Since the financial crisis, central banks around the world have acted cautiously to nurse capital markets back to health. Their policies have not pleased everyone, but they did manage to prevent the crisis from escalating. Critics point to the increase in global debt (it hit an all-time high of $247 trillion.
Investors are wondering how much capacity China has to swoop in and bail out the next emerging market to face the kind of turmoil that has gripped Turkey in recent weeks.
“Quite limited,” is the answer according to Nomura Holdings Inc.
While the world’s second-biggest economy is insulated from the broader sell off thanks to $3.1 trillion in reserves, policy wriggle room and other buffers, its pockets aren’t as deep as before, according to economists led by Ting Lu. The risk of more frequent quarterly current account deficits and moderating foreign direct investment, at a time when corporate dollar debt has soared, will limit China’s capacity.
“In the coming years China may have to more carefully manage its FX reserves and external debt to deliver a stable currency and financial system,” the analysts wrote in a note. “Further scope for China to spend its own hard-earned FX assets, including reserves to aid other EM nations, seems rather limited. Despite China’s ambition to internationalize RMB, we believe it will remain cautious in expanding the RMB-denominated “panda bond” market.”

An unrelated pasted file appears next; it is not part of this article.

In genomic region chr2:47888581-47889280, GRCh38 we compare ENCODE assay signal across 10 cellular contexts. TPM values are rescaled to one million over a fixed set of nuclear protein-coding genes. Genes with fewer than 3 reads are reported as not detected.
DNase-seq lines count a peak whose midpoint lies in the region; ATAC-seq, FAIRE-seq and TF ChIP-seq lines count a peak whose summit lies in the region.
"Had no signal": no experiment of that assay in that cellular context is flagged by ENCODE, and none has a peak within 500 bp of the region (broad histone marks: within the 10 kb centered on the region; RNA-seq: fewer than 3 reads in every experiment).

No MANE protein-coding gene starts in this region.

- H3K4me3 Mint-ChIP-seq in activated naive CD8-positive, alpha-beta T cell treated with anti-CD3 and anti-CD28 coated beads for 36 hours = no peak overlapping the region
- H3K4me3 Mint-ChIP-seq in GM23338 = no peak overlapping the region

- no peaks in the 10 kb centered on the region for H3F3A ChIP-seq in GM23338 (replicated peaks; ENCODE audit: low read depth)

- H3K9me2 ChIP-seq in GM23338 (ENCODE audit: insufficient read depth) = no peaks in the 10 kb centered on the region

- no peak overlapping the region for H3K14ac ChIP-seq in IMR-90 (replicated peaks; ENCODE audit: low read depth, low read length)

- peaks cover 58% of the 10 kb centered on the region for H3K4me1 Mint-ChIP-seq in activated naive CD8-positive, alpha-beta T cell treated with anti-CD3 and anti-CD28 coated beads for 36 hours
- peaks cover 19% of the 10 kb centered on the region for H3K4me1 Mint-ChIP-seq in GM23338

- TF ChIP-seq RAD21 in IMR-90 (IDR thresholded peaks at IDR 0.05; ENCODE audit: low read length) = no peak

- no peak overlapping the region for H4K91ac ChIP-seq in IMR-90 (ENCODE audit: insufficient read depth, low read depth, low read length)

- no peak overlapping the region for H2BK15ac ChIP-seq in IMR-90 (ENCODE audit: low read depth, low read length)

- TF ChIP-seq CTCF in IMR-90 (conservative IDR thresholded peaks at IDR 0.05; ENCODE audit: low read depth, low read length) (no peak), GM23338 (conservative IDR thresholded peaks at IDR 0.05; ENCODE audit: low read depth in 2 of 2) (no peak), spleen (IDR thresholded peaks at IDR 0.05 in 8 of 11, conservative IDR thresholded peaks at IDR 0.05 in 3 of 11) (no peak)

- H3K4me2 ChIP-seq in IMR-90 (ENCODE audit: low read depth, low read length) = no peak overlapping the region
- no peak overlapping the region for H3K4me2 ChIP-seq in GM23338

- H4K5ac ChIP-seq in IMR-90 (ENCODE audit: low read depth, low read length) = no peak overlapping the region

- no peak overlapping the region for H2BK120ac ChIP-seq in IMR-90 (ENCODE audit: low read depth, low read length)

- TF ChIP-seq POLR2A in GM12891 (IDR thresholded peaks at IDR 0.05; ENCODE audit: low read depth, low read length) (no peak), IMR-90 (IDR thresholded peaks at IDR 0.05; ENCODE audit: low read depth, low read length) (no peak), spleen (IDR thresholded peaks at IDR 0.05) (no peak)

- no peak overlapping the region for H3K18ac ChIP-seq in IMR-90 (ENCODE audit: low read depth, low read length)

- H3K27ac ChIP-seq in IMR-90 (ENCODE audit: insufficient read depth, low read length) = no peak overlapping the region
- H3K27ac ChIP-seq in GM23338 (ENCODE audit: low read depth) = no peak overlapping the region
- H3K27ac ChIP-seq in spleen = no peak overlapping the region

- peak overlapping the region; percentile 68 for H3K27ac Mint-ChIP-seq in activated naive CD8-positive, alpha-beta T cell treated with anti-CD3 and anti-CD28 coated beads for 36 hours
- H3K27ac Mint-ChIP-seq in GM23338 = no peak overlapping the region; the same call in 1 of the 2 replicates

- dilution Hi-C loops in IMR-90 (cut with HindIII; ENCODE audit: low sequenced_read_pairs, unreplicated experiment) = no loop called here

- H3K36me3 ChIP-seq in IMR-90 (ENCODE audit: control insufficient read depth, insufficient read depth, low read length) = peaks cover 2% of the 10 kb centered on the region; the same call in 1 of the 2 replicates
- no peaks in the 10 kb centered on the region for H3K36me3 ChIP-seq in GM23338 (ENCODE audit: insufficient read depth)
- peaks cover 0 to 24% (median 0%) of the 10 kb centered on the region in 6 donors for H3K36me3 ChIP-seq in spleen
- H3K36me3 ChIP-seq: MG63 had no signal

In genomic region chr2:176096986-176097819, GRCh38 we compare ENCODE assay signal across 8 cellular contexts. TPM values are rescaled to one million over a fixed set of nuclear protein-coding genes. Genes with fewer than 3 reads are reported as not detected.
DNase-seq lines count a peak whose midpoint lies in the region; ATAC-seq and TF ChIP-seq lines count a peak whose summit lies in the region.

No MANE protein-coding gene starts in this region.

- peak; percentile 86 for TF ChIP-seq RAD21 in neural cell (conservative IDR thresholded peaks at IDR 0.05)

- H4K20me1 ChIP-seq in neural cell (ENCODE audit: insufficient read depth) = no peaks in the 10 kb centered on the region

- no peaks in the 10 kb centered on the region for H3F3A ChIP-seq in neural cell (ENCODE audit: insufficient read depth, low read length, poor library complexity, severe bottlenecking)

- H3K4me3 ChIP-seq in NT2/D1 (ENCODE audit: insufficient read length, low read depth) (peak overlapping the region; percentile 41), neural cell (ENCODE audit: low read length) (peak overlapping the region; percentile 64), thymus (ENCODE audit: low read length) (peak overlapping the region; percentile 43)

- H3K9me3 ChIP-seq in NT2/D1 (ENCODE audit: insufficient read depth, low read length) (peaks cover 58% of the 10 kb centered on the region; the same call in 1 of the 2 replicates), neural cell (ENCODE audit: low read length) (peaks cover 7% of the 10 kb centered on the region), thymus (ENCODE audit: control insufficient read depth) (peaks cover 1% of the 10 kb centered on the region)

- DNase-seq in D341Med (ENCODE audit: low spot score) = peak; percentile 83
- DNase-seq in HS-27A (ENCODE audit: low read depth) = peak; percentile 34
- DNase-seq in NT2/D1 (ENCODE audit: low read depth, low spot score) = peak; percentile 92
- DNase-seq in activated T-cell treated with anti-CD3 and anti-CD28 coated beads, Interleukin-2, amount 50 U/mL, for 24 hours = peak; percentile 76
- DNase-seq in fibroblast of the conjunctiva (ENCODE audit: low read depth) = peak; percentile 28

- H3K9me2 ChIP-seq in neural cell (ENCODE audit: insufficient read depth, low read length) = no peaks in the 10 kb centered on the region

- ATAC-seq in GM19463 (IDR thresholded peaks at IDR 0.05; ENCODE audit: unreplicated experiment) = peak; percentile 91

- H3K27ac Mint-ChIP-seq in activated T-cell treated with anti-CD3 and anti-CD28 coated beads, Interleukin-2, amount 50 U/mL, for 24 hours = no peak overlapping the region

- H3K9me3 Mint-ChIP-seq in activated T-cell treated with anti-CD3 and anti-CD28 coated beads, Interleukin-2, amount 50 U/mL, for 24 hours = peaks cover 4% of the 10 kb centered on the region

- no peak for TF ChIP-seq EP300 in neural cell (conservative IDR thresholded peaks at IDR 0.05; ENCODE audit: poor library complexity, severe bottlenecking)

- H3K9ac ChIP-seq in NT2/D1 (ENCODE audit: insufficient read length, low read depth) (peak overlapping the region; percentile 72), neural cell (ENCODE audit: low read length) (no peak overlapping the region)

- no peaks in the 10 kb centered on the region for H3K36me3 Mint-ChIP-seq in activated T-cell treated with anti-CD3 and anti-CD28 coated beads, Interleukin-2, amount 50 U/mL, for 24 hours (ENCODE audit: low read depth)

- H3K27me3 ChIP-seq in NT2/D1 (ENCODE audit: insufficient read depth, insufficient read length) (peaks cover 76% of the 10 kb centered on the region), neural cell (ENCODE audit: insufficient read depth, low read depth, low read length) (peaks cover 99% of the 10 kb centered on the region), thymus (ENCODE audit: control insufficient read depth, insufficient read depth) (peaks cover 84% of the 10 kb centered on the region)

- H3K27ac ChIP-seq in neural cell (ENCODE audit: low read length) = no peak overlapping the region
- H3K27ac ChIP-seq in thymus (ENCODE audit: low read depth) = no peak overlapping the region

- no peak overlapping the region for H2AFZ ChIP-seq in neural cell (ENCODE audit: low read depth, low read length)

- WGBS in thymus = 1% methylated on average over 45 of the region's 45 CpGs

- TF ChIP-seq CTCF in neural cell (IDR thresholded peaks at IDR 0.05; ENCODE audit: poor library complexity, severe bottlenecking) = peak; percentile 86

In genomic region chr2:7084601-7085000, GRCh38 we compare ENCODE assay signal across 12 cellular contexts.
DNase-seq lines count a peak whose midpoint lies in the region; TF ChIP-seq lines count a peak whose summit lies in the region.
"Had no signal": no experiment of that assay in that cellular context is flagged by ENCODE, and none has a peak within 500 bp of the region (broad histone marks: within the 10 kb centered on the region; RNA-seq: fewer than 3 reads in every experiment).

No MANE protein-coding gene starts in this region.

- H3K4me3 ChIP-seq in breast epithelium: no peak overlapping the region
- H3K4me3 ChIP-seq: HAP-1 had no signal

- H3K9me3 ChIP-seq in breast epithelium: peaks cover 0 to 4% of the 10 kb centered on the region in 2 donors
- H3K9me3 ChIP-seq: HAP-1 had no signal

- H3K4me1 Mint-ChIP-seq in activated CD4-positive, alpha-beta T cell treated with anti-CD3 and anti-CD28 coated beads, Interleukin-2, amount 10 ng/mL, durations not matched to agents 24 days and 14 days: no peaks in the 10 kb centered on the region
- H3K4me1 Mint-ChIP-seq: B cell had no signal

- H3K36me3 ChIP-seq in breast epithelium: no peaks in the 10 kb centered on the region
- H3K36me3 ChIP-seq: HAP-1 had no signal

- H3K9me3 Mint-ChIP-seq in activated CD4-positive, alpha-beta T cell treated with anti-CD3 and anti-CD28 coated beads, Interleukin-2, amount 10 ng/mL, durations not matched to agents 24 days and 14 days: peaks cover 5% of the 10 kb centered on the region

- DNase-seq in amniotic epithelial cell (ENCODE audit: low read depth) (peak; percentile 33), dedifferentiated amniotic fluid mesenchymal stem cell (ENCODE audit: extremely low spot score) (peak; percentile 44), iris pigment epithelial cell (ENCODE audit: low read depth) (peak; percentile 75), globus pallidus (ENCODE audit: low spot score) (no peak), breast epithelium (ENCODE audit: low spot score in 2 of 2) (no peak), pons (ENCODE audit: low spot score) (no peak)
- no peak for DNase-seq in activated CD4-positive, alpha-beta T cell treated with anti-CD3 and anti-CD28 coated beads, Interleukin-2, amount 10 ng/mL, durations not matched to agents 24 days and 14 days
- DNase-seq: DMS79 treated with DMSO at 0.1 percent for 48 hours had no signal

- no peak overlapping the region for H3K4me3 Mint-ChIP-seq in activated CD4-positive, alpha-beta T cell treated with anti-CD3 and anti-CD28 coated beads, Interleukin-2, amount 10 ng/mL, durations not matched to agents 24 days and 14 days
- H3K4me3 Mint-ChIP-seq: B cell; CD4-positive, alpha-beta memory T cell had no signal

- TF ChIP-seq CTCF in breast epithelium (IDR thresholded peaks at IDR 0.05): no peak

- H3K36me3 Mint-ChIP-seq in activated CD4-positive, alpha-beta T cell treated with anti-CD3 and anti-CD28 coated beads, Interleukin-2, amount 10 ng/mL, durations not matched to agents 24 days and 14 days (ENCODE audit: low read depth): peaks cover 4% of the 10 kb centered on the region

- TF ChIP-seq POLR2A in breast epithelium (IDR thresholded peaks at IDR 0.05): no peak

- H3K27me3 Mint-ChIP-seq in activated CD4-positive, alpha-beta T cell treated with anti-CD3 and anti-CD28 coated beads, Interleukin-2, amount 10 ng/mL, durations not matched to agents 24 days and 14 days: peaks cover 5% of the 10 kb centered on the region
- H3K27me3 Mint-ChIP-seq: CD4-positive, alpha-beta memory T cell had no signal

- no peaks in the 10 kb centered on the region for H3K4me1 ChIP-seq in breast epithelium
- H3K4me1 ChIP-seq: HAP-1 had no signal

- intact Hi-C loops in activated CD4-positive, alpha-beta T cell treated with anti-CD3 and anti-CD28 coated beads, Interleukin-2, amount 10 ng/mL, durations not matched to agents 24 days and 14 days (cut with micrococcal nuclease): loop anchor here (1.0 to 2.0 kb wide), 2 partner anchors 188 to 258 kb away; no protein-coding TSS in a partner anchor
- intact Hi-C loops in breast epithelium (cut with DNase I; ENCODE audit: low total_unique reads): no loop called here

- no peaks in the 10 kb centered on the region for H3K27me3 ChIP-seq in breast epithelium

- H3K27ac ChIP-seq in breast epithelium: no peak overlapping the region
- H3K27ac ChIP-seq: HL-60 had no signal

They say the key indicator to watch is the current account position, which turned a deficit in the first quarter for the first time since China joined the World Trade Organization in 2001.
“While this deficit may prove seasonal, in our view the long period of consistent surpluses may come to an end in the years ahead,” the Nomura economists wrote. “We expect China’s once-significant goods trade surplus to narrow steadily, while the services trade deficit seems poised to widen further. Negative net investment gains are also likely to widen and weigh on income components.”